‘Was Antipas legally competent to deal with Jesus in Jerusalem? The issue of competence turns on Roman law: where was a trial conducted, where the crime was committed or in the criminal’s place of residence, and was it conducted by magistrates of the one location or the other?
Pilate might, for the reasons hinted at in the narrative, plausibly have asked Antipas to have a look at Jesus, but he was not obliged to hand Jesus over.
Would Antipas have been competent? Trial in the place of ordinary domicile only came in later, so Pilate could not have evaded jurisdiction even if he wished to do so, though he could still have sent Jesus before Antipas.
Regarding the relationship between Antipas and Pilate, we have no direct evidence – and only slender threads of indirect evidence – that the two were at odds. Since Antipas was the logical person to inherit Judea, Samaria, and ldumaea when Archelaus was deposed in 6 CE, he would have been unhappy being subordinate to a succession of Roman prefects of Judea. He had speciﬁc reasons to be unhappy with Pilate’s actions and maybe with Pilate’s attitude in general. (p.312)
‘……Third, what of Antipas’s ﬁnding of no guilt in the informal hearing and the indications that he sought to kill him?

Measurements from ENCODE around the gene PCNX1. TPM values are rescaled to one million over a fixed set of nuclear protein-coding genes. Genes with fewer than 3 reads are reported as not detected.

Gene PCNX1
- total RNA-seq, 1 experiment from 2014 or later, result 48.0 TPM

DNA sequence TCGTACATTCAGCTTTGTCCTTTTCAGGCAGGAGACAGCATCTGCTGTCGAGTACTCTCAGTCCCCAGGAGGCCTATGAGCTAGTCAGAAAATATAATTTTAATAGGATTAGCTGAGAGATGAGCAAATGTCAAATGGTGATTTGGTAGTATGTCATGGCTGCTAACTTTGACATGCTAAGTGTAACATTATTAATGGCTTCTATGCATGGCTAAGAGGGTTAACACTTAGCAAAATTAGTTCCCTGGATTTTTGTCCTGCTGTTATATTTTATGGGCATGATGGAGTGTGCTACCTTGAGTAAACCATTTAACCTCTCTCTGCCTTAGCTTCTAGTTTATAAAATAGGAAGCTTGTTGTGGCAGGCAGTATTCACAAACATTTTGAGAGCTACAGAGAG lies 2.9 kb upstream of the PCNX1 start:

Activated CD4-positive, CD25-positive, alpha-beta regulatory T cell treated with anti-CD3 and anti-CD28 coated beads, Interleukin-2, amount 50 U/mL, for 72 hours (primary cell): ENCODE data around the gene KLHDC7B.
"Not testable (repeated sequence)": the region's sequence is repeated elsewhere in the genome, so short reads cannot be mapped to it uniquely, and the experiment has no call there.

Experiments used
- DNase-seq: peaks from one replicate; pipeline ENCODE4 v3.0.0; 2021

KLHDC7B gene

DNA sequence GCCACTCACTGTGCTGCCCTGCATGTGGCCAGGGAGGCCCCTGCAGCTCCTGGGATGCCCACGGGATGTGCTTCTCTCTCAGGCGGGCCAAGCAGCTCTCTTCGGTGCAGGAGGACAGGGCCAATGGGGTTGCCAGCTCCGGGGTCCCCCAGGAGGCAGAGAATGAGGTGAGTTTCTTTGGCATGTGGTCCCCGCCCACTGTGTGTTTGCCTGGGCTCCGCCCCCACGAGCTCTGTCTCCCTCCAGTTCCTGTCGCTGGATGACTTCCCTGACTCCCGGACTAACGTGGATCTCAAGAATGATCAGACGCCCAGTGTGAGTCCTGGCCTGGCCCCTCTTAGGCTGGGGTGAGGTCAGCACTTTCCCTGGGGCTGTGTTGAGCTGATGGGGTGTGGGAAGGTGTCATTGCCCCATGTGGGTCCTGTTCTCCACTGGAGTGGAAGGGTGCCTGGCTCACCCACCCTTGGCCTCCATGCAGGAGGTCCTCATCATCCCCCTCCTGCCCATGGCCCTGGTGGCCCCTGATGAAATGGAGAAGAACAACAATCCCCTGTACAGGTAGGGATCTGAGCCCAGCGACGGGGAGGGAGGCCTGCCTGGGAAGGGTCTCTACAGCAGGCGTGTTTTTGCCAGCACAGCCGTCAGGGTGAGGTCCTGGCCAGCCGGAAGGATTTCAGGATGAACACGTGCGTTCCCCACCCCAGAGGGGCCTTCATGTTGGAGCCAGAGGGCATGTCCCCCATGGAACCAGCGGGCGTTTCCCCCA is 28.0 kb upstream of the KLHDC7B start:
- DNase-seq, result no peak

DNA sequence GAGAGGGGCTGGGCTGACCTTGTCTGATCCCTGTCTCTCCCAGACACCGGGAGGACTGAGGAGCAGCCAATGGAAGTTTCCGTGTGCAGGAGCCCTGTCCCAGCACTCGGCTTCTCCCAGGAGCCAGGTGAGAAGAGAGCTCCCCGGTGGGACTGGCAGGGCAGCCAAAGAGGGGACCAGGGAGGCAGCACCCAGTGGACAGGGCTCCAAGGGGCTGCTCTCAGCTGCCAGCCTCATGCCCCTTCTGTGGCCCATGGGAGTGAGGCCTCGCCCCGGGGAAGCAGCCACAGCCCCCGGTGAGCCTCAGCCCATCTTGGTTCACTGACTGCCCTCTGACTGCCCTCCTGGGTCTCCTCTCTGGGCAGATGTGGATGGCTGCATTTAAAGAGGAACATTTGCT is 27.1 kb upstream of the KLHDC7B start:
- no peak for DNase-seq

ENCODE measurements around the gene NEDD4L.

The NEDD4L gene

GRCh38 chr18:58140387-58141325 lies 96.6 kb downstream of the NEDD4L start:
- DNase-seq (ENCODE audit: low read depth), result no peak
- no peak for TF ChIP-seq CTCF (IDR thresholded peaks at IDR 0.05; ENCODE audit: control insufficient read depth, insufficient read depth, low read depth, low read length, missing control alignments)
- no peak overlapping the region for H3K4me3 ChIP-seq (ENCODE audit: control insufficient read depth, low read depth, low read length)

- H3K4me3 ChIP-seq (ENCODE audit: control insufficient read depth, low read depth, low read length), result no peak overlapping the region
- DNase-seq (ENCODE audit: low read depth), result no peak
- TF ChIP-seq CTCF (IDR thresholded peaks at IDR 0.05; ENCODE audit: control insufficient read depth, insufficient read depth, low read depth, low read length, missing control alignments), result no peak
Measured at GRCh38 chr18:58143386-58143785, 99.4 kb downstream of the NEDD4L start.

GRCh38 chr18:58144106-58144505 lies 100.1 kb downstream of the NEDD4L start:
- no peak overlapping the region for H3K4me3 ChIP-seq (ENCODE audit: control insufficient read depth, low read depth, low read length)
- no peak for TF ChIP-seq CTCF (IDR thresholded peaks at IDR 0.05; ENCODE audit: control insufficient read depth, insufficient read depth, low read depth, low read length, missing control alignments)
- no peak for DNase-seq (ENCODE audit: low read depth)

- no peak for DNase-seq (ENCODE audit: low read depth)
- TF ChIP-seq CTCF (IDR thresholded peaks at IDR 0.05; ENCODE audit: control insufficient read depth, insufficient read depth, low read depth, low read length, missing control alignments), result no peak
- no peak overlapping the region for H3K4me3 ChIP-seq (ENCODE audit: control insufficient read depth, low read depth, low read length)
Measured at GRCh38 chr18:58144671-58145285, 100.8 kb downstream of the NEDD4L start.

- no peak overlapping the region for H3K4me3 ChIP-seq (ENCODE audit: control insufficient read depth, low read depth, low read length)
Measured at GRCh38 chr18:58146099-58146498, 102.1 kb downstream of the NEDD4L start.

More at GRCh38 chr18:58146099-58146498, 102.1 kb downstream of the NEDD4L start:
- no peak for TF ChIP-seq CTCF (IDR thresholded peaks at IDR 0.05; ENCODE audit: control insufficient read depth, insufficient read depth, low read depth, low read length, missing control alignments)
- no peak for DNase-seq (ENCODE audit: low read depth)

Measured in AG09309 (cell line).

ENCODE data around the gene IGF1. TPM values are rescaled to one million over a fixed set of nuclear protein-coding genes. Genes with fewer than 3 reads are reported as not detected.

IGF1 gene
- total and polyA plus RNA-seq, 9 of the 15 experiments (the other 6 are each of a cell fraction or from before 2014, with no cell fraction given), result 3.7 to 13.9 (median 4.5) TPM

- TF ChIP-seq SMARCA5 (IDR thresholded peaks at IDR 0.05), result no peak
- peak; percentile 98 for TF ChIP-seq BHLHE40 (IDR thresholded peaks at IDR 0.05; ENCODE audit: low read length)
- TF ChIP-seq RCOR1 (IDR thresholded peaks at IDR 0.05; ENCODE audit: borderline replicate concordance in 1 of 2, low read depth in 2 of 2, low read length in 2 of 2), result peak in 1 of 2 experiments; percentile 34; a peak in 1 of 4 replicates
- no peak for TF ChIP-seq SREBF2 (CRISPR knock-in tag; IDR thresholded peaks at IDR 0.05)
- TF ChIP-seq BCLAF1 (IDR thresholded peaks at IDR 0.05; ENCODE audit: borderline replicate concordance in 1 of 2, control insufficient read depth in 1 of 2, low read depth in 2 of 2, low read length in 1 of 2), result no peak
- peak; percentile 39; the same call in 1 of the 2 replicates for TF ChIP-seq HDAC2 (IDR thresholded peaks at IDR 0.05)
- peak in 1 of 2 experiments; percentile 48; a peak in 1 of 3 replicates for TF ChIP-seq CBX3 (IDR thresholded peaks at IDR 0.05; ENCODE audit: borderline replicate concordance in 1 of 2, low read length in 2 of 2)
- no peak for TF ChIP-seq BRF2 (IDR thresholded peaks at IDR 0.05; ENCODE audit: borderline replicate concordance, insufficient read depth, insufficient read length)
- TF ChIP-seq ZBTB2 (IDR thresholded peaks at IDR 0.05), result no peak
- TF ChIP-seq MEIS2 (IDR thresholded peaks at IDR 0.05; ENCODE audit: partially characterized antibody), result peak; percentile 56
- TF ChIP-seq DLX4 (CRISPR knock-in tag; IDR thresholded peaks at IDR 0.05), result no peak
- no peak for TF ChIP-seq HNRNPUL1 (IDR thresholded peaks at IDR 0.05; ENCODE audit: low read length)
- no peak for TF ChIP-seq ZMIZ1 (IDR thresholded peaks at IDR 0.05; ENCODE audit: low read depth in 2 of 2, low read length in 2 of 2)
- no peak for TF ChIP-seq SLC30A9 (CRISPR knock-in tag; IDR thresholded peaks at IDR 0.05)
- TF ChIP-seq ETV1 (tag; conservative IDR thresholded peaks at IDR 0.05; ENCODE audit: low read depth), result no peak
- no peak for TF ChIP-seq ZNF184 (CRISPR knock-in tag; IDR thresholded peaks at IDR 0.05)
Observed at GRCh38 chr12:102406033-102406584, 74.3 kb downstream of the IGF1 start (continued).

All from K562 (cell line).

The evidence for a decision to kill Jesus is slanted, probably exaggerated, and perhaps a result of a Herodian party’s views. But it is not altogether implausible, given Antipas’s execution of John; since Jesus did not personally attack Antipas, he probably felt Jesus was not as guilty as John was.
Did Antipas hear Jesus before Pilate’s sentencing? If Luke’s narrative is independent of Mark’s, the plausibility of an Antipas-hearing is increased, and some of Luke’s and Mark’s differences would have to be resolved in favor of Luke. Yet if Antipas had a role in the trial, four episodes would need to be squeezed into a very busy morning:
- a hearing before the Sanhedrin,
- a trial before Pilate,
- an interview with Antipas, and
- a second Pilate episode.
Perhaps not an impossible schedule, but an extremely tight one.’
Herod, King of the Jews and Friend of the Romans, Peter Richardson, University of South Carolina Press, South Carolina, 1996, p.311-2.